On one hand, you have the copyright industry, now content thinking it won the war against the net generation – or net generations by now (plural). File-sharing has stopped growing, the copyright industry observes, and controlled streaming is growing exponentially. New technology has produced a better offering that outcompeted the inferior pirate alternatives, and in the end, people wanted to do the legal thing, the copyright industry argues.
But this is very far from the truth. The only true part of it is that the number of people sharing culture and knowledge is no longer growing exponentially, but that’s because the habit is saturated. One-third of young people in the US and Europe today share culture – in violation of the copyright monopoly – daily or almost-daily. A phenomenon can’t keep growing exponentially forever in a finite population: eventually, everybody’s doing it, and that’s the point we have arrived at now.
Apart from that, it is true that the copyright industry has produced better offerings: Pandora, Netflix, and HBO streaming. But so have the people who manufacture their copies without a license. The Pirate Bay is ten years old; almost as old as Microsoft’s Windows XP, to put it in context. (Anybody remember Microsoft?) Yet, despite HBO’s successful and profitable subscription model, record numbers of us get our latest fix of Game of Thrones delivered automatically directly to our desktop the instant it is available, courtesy of RSS torrenting and EZTV, or your own favorite supplier.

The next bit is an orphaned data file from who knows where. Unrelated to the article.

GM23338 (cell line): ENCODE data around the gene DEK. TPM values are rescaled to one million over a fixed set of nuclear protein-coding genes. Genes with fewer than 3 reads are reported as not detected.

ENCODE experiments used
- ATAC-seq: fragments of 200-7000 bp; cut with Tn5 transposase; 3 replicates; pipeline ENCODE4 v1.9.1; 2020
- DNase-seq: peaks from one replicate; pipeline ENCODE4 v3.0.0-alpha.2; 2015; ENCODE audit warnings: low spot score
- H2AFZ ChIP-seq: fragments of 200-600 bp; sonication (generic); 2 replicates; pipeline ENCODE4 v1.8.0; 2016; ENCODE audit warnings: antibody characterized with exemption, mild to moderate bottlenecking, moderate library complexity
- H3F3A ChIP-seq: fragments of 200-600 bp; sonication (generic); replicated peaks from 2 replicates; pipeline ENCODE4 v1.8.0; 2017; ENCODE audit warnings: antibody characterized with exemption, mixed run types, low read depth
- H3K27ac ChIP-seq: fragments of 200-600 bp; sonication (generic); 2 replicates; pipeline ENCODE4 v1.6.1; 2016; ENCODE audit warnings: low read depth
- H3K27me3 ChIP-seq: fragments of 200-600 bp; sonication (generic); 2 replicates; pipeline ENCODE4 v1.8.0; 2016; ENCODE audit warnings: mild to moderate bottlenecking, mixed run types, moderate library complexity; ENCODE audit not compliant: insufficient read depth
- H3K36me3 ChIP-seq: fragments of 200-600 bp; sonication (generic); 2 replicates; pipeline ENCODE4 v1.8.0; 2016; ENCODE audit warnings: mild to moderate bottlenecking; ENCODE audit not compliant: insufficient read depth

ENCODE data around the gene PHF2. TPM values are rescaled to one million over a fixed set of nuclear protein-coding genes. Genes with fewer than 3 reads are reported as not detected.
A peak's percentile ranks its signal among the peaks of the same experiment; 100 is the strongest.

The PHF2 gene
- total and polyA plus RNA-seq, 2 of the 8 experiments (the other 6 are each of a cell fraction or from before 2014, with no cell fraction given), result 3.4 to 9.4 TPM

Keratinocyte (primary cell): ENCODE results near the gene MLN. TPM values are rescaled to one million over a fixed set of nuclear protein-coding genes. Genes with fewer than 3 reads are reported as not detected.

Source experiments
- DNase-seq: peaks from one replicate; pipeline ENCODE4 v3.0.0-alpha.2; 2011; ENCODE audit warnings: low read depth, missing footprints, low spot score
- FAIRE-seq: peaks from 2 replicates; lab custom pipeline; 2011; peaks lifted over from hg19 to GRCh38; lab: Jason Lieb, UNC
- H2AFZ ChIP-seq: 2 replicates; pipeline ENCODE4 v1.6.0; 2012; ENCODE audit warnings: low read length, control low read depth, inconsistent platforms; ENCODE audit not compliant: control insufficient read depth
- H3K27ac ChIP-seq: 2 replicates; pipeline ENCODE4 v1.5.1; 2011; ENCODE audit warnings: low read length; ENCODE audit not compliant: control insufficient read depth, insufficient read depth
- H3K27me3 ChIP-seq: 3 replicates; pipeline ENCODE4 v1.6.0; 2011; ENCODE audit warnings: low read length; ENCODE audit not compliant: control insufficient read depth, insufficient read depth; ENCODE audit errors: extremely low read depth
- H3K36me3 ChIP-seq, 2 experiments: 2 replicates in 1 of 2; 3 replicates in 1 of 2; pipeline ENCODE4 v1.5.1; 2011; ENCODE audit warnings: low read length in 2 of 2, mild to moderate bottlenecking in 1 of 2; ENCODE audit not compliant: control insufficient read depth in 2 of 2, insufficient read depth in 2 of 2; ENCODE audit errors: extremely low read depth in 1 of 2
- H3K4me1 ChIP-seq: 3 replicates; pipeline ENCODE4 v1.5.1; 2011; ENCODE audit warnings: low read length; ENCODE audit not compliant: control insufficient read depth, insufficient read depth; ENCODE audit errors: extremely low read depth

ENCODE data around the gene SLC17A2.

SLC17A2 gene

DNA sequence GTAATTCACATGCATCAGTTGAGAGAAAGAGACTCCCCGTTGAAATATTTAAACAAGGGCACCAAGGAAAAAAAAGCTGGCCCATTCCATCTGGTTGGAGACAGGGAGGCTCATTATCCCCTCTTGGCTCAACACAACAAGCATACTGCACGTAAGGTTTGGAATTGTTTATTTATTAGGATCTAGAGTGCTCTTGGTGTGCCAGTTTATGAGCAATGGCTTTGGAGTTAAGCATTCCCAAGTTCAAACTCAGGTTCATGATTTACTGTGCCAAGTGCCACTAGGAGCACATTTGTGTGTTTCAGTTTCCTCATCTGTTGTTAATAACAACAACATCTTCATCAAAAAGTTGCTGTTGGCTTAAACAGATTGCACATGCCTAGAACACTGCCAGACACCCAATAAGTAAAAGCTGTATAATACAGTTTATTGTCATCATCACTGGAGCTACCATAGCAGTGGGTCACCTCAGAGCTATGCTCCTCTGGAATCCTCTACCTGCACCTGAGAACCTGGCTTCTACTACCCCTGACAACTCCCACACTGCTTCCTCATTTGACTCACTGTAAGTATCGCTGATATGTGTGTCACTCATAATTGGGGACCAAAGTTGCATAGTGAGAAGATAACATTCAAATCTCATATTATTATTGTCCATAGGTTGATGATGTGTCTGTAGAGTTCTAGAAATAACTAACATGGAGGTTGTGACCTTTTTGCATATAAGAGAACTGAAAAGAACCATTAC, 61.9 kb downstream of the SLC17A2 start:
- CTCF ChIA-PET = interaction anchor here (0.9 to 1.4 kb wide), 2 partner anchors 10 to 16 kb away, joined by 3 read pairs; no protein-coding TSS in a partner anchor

And if we don’t like torrenting, but actually like streaming? Turns out that the pirate equivalents of the commercial offerings far surpass the simplicity, accessibility, and ease of use of the copyright industry’s technology – and that’s not even going into selection and absence of laughingly stupid “not available in your country” messages. From Popcorn Time to Zona, the happy amateur sharers are miles and leagues ahead of the copyright industry. The technology that the copyright industry claims “already has won the war” for that obsolete industry? Well, it turns out that the net generation could use the same technology to build a lot better services still. Teens today make absolutely no distinction whether services are “legal” or not; they just grab stuff from where it’s easiest.
In this environment, people on the other side – the people manufacturing unlicensed copies of knowledge and culture, and sharing those copies in turn – have also taken a victory for granted. We’re getting our Game of Thrones, we’re getting our movies and porn as we always have, what’s the big deal? The Pirate Bay team was sentenced in a mock trial five years ago to largely no effect whatsoever (except for those poor individuals), the site itself is still up, and new great services for manufacturing our own copies of knowledge and culture are appearing by the month. Why bother fighting? This is long over, right?
Not so fast. SOPA and ACTA was just two years ago, in 2012. They were struck back, but their obfuscated spawn are already appearing. We’ve seen and heard the acronyms TPP, TTIP, CISP, CETA, and others. The copyright industry keeps working, it just does so out of the sunlight.
In the end, this is about the power of narratives, the greatest power anybody has ever had. And the copyright industry isn’t giving it up without a fight.
The file-sharing wars are far from over. There may be a bit of silence on the fronts at the moment. Enjoy it, and prepare for what’s coming.